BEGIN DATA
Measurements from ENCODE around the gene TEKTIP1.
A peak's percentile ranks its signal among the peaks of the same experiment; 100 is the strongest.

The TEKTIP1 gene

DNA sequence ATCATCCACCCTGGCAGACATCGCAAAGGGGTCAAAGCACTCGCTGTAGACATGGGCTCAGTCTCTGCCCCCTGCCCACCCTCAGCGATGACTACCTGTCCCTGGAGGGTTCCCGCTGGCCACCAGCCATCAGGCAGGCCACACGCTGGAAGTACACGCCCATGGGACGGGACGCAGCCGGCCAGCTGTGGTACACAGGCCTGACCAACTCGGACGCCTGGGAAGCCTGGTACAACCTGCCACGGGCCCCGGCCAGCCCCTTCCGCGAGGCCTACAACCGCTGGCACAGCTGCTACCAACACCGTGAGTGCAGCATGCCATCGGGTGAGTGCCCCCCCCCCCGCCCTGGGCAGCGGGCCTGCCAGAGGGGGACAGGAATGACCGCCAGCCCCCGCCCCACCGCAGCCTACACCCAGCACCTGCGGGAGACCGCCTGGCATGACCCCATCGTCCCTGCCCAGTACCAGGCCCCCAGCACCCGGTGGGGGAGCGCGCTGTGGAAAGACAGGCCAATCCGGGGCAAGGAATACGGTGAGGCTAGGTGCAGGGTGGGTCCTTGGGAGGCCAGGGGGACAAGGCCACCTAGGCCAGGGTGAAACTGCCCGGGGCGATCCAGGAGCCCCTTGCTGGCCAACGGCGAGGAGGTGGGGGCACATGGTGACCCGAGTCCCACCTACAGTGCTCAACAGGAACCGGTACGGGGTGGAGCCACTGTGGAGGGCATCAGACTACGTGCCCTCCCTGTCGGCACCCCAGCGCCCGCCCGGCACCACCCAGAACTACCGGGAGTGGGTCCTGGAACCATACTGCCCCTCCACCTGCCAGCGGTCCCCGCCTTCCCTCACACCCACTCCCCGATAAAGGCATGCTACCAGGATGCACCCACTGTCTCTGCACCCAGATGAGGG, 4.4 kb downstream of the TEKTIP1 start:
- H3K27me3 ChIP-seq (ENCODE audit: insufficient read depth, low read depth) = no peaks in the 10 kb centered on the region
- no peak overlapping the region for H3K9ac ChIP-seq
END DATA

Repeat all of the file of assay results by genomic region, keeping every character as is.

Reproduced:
Measurements from ENCODE around the gene TEKTIP1.
A peak's percentile ranks its signal among the peaks of the same experiment; 100 is the strongest.

The TEKTIP1 gene

DNA sequence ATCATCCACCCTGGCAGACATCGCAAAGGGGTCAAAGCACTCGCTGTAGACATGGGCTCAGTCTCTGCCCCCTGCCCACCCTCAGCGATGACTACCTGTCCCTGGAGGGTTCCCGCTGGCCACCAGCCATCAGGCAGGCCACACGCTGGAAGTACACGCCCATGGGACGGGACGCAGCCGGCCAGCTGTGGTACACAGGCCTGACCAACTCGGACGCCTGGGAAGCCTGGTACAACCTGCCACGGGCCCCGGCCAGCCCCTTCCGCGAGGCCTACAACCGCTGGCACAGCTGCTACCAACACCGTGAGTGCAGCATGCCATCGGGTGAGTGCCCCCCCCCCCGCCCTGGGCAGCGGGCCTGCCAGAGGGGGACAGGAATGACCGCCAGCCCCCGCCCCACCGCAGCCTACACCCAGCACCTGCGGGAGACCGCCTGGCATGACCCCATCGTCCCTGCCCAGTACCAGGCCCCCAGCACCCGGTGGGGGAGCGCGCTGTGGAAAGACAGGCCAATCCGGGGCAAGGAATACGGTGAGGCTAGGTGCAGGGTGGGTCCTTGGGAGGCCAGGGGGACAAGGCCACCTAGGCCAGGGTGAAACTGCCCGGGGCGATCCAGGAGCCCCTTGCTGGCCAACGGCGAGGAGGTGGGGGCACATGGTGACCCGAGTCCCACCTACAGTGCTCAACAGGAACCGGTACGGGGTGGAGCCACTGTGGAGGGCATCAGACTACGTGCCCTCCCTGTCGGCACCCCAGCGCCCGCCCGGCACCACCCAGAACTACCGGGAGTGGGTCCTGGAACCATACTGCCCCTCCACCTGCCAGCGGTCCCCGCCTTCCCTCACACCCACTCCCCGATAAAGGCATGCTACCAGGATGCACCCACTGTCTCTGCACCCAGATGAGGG, 4.4 kb downstream of the TEKTIP1 start:
- H3K27me3 ChIP-seq (ENCODE audit: insufficient read depth, low read depth) = no peaks in the 10 kb centered on the region
- no peak overlapping the region for H3K9ac ChIP-seq